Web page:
Chatbots have a variety of use cases. One of the more common uses is to help reduce repetitive customer service work, enabling human agents to focus on more complex and personal tasks. In this tutorial, I create a basic bot for a small company that assists the customer support team. The bot can answer a selection of common questions about a fictional software application. The bot uses natural language processing (NLP) to recognize certain questions and respond appropriately, directing the user to a human support agent if they ask, or the bot is unable to understand or answer.
There are a lot of platforms available for creating bots, but I decided to try Einstein from Salesforce, as it can integrate with Salesforce data and workflows, which are commonly used by customer service teams.
Einstein is AI for the Salesforce Platform, providing infrastructure for creating predictive models to interact with Salesforce data. This includes analytics, text, and image analysis, as well as a bot platform that combines text analysis and Salesforce workflows.
I wanted to add a bot to an external site I had set up with Heroku, but following the steps for creating and adding it to a Salesforce Community seemed to be the easiest and fastest way to see what was possible as I didn’t need to set up a custom server or whitelisting.
The first step is to create the community and add the chat capabilities that my bot will use to talk to the customers. I used this Trailhead module as a guide. For my specific case, I called my community “Customer Support,” and chose a domain that suited, https://acme-users-developer-edition.um6.force.com/support. I also changed some of the settings to “Acme Support” to suit my use case, and added my domain to the Website URL step.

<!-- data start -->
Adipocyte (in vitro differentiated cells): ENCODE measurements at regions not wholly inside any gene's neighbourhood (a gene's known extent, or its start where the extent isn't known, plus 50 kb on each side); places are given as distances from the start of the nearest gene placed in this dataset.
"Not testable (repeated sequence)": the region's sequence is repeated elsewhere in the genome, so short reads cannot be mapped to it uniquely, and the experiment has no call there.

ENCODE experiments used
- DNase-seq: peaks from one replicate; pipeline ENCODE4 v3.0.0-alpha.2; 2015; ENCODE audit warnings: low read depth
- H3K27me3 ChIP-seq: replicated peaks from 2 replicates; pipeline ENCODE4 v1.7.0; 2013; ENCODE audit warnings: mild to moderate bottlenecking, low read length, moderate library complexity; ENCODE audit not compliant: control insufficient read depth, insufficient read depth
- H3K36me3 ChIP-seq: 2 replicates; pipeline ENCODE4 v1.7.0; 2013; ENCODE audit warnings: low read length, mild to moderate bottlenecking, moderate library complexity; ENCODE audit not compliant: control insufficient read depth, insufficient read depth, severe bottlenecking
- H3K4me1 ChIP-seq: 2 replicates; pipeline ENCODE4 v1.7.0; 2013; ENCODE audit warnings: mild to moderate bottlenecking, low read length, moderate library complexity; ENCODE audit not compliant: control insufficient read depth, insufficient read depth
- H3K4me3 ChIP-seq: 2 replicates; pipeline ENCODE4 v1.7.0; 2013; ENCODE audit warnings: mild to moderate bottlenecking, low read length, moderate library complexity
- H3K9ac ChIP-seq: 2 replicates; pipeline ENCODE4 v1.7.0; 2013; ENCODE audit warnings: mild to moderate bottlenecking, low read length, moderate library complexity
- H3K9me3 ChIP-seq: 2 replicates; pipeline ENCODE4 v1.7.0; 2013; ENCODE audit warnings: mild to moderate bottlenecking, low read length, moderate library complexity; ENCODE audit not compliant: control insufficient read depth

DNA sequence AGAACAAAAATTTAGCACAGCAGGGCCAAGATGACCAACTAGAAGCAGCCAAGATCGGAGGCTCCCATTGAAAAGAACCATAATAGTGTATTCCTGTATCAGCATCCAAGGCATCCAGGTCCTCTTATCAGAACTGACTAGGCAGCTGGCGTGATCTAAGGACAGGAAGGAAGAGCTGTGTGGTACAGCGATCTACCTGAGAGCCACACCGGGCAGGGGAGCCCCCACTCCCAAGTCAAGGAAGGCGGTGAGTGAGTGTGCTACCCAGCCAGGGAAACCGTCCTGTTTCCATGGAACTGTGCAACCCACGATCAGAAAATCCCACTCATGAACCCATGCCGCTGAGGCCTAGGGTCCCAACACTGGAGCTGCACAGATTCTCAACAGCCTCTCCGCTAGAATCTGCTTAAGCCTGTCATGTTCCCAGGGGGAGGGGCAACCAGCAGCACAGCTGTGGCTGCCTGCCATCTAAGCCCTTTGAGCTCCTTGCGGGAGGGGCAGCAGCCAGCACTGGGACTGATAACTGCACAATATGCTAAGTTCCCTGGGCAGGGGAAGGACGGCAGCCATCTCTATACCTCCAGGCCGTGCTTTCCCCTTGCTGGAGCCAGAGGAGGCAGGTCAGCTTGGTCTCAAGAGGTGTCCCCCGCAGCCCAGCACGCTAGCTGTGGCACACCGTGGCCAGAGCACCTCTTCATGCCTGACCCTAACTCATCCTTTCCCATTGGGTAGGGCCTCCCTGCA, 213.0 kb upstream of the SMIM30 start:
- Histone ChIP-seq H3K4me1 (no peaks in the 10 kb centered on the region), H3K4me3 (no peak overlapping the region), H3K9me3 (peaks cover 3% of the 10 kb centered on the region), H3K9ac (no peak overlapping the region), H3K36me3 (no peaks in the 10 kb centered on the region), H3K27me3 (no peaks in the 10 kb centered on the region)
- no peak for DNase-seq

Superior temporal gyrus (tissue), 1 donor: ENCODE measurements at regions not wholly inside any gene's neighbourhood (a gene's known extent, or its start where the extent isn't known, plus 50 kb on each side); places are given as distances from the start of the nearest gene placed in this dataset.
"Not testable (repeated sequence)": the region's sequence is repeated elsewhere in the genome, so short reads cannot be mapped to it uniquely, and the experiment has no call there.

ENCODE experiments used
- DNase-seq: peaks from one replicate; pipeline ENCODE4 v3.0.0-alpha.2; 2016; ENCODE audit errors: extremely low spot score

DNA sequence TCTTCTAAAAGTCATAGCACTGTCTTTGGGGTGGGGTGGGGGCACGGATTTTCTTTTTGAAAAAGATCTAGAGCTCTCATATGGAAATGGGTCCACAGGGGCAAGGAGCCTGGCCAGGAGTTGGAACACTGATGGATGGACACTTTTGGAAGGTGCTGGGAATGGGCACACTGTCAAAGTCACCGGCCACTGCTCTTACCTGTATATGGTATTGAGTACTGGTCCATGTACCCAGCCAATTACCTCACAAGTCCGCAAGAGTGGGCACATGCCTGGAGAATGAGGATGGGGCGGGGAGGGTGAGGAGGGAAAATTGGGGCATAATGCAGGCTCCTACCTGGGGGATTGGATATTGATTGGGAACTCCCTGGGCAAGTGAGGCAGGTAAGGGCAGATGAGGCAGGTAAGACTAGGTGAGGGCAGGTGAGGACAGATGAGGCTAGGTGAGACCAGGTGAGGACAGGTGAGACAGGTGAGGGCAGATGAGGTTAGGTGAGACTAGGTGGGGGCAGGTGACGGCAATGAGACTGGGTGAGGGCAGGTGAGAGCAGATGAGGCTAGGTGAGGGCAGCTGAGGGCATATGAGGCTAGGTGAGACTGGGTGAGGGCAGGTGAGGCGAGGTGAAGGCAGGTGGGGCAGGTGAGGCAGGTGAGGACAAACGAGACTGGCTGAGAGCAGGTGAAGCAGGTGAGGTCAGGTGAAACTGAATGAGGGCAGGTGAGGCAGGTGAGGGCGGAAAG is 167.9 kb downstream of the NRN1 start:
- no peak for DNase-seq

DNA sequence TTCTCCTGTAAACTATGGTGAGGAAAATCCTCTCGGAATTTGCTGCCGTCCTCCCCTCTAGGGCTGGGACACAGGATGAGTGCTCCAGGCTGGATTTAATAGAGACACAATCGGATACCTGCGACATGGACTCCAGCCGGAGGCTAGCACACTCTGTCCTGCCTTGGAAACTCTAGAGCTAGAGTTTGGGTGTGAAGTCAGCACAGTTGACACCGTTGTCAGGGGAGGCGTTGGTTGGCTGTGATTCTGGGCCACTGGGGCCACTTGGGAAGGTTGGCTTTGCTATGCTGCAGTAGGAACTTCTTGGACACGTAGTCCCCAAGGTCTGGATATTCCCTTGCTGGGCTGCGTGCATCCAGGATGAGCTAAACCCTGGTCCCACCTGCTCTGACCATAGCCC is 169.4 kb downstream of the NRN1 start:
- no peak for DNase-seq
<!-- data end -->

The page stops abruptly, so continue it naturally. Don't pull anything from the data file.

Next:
When you add the embedded chat to your community components, make sure you select the correct Chat Deployment and configure its look to suit your use case.
If you want to add the bot to a web page of your own, instead of creating a community for the bot, create a “web chat” button (following the same steps mentioned in the Trailhead module above), then follow this Trailhead module to get started.
At the end of the webchat flow in the trailhead, the module is a code snippet that you can paste into your web page (including Apex pages) to add your bot. The flow for creating an Einstein-powered bot is the same, regardless if you are implementing the bot on a Salesforce community or your custom site.
embedded_svc.settings.extraPrechatInfo parameters. Use
extraPrechatFormDetails to send additional information to the chat transcripts, and
extraPrechatInfo to map those values to new or existing records in Salesforce. Find more details in the documentation.
Now to the interesting part, adding and configuring a bot with Einstein. To get started I followed this Trailhead module.
Creating a bot requires a degree of pre-planning and consideration for how a user might interact with a bot, and the various types of questions and requests they might have for it. It’s worth thinking through how your customers currently interact with human support agents and find ways to create parallels with a bot. A bot should also have an element of personality, and getting that personality right requires thinking about your current business branding, and when people might interact with your bot. For example, the tone of voice may need to change, depending on the user's situation. For example, it may be more appropriate for the bot to use less humor when dealing with a serious problem rather than when greeting a user for the first time. The Salesforce docs provide additional resources you can read.
This example Acme support bot is designed to help people experiencing problems with a simple piece of software that lets people log in to an account, and upload particular files.
You can see the initial settings I added below. For the menu items, I added two of the common problem areas people have: Login Issues and Upload Issues, plus several other general options.
With the bot in place, you can start making it suit the use case. First, here's an overview of the bot builder sections and what you can use them to change.
- Overview: Basic bot information and settings. It’s worth checking that there is a deployment defined in the Channels section. If you have followed similar steps so far, this is probably already set to the values from the earlier chat setup steps. In this section, you can also set the kind of information you want to store between sessions.
- Dialogs (see above screenshot): Define the potential interaction points a user has with a bot. For example, this can include the different types of questions the bot asks the user to prompt discussion.